Flame azalea at Gibbs Gardens in Ball Ground, Georgia

Garden Like A Pro with These Spring Beauty Tips

Spring is in full swing! Have you been bitten by the gardening bug but don't know what to grow? April is a great month to visit public gardens in Georgia for ideas about what to plant in your own landscape. It is also a good time to add plants to your garden before hot weather sets in.

There are myriad choices that will thrive, some with a minimum of care. For the best results, and a garden that offers beauty throughout the year, combine both native and cultivated varieties of trees, shrubs, perennials, bulbs and annuals.


Crabapple reflecting in the Japanese Garden at Gibbs Gardens
Crabapple reflecting in the Japanese Garden at Gibbs Gardens


When it comes to azaleas, varieties like 'G.G. Gerbing,' 'George Taber,' and the popular Encore azaleas are the "go-to" selections for many gardeners. But don't forget about natives like Rhododendron canescens, also known as the piedmont azalea, Rhododendron flammeum, called the Oconee azalea and Rhododendron arborescens, named Sweet azalea for its deliciously scented flowers.

One of the best late bloomers, the plumleaf azalea, Rhododendron prunifolium is hard to beat, and the butterflies are drawn to its bright red or orange-red flowers in July and August. As a group, native azaleas are mostly deciduous, hardy, resistant to pest and disease problems and easy to grow. Many act more like small trees than shrubs.


Rhododendron canescens (Piedmont azalea) at Gibbs Gardens
Rhododendron canescens (Piedmont azalea) at Gibbs Gardens

Perfect companions

For companion plants, consider trees like Japanese maples or fringe tree, Chionanthus virginicus, and crabapples. At Gibbs Gardens, the native crabapple Malus angustifolia provides a living sculpture in the Japanese Gardens. A few well-placed evergreens will add to the scene and provide interest in the winter, too.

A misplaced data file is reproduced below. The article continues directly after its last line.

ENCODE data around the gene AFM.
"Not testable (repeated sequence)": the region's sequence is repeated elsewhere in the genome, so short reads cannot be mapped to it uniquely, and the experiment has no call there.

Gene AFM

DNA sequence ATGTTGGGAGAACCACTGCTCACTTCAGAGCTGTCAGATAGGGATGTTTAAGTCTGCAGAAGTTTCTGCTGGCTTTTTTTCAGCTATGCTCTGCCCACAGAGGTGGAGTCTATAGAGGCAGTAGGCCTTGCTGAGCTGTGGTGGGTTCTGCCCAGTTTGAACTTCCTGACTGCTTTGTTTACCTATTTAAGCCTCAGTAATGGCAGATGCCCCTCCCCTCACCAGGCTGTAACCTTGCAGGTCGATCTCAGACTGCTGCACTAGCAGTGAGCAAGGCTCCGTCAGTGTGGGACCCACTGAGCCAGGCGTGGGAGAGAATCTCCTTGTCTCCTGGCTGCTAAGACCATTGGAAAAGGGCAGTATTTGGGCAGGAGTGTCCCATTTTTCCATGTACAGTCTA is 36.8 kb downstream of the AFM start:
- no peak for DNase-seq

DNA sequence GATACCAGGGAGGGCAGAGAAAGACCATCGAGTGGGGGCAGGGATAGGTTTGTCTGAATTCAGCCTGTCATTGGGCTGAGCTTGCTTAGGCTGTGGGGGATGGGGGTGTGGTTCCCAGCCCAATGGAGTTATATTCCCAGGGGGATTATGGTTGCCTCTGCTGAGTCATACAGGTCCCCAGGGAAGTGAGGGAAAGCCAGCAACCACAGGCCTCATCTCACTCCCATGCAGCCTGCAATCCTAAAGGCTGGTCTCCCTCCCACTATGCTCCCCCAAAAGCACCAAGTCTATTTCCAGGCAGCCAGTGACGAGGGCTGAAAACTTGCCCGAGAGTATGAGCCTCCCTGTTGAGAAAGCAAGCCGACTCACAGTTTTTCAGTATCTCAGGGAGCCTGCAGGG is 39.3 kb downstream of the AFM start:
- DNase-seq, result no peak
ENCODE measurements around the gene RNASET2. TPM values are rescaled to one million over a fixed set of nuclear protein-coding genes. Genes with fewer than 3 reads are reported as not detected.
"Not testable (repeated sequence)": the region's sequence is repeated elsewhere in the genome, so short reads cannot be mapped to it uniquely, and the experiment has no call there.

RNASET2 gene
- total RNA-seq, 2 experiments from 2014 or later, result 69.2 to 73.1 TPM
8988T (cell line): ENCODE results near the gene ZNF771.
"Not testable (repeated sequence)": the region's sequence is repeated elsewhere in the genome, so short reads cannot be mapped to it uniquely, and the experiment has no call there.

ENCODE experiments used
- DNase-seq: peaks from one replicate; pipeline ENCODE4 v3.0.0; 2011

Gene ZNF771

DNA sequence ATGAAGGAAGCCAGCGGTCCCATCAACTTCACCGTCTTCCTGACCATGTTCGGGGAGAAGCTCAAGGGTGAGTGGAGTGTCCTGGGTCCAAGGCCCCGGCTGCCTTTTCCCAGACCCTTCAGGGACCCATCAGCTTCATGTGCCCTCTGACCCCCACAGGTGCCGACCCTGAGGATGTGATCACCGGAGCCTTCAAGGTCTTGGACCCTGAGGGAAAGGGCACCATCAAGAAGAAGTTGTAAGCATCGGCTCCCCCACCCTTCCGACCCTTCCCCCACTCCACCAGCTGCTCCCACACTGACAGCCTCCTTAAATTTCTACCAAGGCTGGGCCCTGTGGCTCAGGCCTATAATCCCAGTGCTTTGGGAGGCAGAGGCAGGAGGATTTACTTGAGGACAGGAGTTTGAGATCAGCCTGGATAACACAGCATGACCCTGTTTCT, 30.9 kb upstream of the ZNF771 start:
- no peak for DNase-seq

Choice shrubs include Virginia sweetspire, Itea virginca 'Henry’s Garnet,' evergreen anise, Illicium floridanum and Illicium parviflorum, and hydrangeas - natives like oakleaf, Hydrangea quercifolia and ornamental types such as Hydrangea macrophylla, the old-fashioned mopheads, which grace many Southern gardens in shades of blue, pink and white.


Monet bridge with fringe tree and Japanese maples at Gibbs Gardens. Photo by Rick Cannon
Monet bridge with fringe tree and Japanese maples at Gibbs Gardens. Photo by Rick Cannon

Ground layer beauties

Don't forget the ground layer. Ferns that thrive without a lot of "fuss" include natives such as Christmas fern, cinnamon fern and royal fern. A non-native, but one that plays well with others, is autumn fern, Dryopteris erythrosora. A one-gallon plant will quickly spread to cover a 3' x 3' area or more, so make sure to give this tough guy plenty of room. All of these ferns make great companions for azaleas and Japanese maples.

Perennial pleasers lenten rose, Helleborus x orientalis and Amsonia hubrichtii, Arkansas bluestar offer months of interest at Gibbs Gardens. Arkansas bluestar has pale blue flowers in spring and golden yellow foliage in autumn.

Iris are a favorite, and variegated iris in the Japanese Gardens at Gibbs Gardens provide interest for months with their blooms and green and white foliage.


Variegated iris at Gibbs Gardens. Photo by Rick Cannon
Variegated iris at Gibbs Gardens. Photo by Rick Cannon


The native hardy gingers, members of the genus Asarum, make great accent plants in combinations with ferns and other woodland plants. Their distinctive, often mottled, evergreen leaves standout on the forest floor.

Before you head to the garden center, visit public gardens, take photos and observe the plants that do well in your neighborhood or region. Armed with ideas and information you will be ready to plant in your garden this spring.  

Don't miss the native azalea plant sale at Gibbs Gardens in April! 

Published: March 2017
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